The 5 Cs: Consume, connect, create, contribute and commit!
I’m not sure that I need to know someone in order to connect, create or contribute beyond what I consume from them. Instead, my consumption seems to trigger a complex analytical and judgement task in which I quickly evaluate “is this worth responding to?” As I noted in my comment on Tools for Collective Learning last week, I think there is a fifth ‘c’ here that involves commitment.
Thinking back over my last year of interaction with RSS-fed newsletters, moocs and recent exposure to FaceBook and Twitter, my personal filtering system produces an aggregate response to one or more of the following questions about the commitment of time and effort that I am willing to make when choosing to share:
→ First of all, do I want to weigh in? This might be a simple gut feeling or it could be a considered response.
→ Is there something intriguing, relatable or erroneous that prompts me to respond?
→ Do I have something valuable to contribute? I might start off composing a post or reply and then decide to cancel it if my contribution doesn’t seem worthwhile.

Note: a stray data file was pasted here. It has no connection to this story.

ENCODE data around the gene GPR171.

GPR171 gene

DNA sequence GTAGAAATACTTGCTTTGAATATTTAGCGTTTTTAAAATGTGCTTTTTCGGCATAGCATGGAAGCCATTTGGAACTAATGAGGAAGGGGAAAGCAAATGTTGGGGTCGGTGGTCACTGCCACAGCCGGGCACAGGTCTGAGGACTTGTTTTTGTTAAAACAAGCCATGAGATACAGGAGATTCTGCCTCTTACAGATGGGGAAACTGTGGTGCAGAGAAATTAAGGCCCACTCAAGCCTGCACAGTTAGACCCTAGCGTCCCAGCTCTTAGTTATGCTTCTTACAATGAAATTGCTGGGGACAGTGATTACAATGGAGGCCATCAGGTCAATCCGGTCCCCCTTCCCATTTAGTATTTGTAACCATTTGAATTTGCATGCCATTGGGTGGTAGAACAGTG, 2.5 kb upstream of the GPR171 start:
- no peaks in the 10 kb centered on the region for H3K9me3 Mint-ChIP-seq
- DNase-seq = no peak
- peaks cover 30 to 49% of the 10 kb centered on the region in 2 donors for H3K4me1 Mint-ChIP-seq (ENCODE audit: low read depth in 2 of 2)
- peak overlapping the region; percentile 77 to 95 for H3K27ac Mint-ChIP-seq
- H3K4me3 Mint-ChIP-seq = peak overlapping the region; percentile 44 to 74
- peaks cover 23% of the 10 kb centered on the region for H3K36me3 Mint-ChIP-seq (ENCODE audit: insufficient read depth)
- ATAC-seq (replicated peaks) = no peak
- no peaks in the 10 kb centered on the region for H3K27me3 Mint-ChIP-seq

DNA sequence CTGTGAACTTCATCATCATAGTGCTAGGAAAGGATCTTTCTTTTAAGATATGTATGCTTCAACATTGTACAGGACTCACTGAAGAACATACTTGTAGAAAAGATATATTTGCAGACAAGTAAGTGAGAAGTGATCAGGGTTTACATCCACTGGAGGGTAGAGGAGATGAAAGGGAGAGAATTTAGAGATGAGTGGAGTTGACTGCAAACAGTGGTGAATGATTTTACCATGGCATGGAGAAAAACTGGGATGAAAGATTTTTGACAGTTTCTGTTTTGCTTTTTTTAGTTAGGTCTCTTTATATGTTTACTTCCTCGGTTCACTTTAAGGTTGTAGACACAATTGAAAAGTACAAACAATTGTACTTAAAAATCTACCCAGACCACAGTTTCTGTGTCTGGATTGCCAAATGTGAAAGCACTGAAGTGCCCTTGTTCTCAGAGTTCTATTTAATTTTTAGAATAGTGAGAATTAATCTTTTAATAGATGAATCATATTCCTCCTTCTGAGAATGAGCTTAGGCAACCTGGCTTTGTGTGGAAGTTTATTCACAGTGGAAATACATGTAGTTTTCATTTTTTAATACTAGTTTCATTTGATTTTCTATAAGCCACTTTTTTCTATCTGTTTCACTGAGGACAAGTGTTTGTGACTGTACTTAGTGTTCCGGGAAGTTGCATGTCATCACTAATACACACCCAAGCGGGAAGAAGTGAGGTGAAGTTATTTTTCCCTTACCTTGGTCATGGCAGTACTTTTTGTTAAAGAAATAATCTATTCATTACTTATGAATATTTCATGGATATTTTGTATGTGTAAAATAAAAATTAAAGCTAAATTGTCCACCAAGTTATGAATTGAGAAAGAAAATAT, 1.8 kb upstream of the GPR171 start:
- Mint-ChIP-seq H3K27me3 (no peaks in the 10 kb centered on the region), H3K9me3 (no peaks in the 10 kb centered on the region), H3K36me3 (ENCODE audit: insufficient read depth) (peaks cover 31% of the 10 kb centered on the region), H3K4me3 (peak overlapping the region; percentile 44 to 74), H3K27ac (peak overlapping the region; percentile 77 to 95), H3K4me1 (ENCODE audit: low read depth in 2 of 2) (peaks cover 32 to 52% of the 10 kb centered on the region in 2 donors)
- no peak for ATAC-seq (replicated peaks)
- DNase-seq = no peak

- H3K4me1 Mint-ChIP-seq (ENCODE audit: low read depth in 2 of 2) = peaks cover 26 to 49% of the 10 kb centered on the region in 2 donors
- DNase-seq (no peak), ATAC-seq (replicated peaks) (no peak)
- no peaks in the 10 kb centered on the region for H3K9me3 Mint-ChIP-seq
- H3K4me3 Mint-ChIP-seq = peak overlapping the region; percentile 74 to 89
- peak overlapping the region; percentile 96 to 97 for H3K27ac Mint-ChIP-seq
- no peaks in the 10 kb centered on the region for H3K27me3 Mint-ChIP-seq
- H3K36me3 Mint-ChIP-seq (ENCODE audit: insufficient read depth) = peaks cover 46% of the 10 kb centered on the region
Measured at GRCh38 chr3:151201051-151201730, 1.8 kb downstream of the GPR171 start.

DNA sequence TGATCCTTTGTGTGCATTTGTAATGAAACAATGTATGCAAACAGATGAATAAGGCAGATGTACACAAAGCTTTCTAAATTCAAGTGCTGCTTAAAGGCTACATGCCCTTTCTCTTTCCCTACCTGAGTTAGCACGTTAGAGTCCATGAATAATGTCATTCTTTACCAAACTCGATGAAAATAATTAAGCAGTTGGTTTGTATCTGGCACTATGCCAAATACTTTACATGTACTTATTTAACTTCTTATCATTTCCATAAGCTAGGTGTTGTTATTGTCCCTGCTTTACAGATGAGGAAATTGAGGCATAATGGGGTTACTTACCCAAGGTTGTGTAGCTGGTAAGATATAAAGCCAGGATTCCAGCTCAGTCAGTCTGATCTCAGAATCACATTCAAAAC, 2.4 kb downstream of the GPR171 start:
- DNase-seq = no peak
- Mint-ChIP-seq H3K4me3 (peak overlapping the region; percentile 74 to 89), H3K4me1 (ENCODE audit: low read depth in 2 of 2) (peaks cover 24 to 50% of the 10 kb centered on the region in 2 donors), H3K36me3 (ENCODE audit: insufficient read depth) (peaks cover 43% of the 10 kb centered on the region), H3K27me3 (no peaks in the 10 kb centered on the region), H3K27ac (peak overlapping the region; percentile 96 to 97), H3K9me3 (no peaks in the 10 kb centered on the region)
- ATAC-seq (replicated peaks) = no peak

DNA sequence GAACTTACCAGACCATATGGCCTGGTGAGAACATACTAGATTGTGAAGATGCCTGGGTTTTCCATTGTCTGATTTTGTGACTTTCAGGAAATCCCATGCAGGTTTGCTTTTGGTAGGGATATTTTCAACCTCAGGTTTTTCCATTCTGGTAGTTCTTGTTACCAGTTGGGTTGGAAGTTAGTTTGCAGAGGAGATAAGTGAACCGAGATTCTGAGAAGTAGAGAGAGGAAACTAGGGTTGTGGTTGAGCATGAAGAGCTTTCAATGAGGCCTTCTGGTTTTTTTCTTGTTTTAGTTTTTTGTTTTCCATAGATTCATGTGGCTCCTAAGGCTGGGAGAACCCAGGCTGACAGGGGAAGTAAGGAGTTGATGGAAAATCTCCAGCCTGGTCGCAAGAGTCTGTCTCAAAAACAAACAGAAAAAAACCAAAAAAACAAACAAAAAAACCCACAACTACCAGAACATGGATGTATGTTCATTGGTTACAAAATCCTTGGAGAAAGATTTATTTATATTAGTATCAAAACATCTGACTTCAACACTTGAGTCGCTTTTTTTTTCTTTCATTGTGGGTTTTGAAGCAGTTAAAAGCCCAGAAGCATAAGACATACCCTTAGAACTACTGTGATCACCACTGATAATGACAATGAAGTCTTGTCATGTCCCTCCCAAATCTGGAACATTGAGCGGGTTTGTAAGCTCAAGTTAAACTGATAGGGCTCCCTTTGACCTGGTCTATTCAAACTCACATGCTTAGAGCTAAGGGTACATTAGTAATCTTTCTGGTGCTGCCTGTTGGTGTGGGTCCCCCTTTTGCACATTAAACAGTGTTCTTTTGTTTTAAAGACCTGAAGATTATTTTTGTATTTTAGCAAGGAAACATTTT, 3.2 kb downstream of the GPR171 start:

→ Is the page aesthetically pleasing or easy to read and navigate? If not, I’ll likely lose interest quickly.
→ How long is the post? Is there a summary or graphic that catches my eye? Does it look too cumbersome or detailed to hold my attention?
→ What insight does the ‘About’ page offer, if any?
→ What does the quality of grammar, sentence structure and tone of the post prompt in me?
→ Does the voice of the author or respondent sound authentic? credible? trustworthy? likeable? too academic? too juvenile?
→ Is there an easy way to share? If so, how broadly do I want to share? Will I comment on a post with or without logging in? Will I create my own blog post? Will I (re)tweet? Send an email with a link?
→ How do I balance my need for thoroughness and attention to detail with the new skill of skimming that is required in the (digital) age of participation?
→ Have I seen this contribution before (perhaps in another feed) and overlooked it?
All in all, I don’t seem to need to ‘know’ someone in order to share online. Recognizing an online identity may help but it’s neither the only deciding factor nor the most important for me anymore. However, I do need to judge whether it’s worth my limited time and effort to share. If so, I usually take action right away. I don’t save too many things for ‘coming back later’.
AK, I don’t claim to know you. I have read your posts once or twice before. I like what you wrote and it prompted about 30 minutes of writing and reflection from me that morphed from a short comment on The Daily to this post. Thank you! 🙂
From → Smarter worker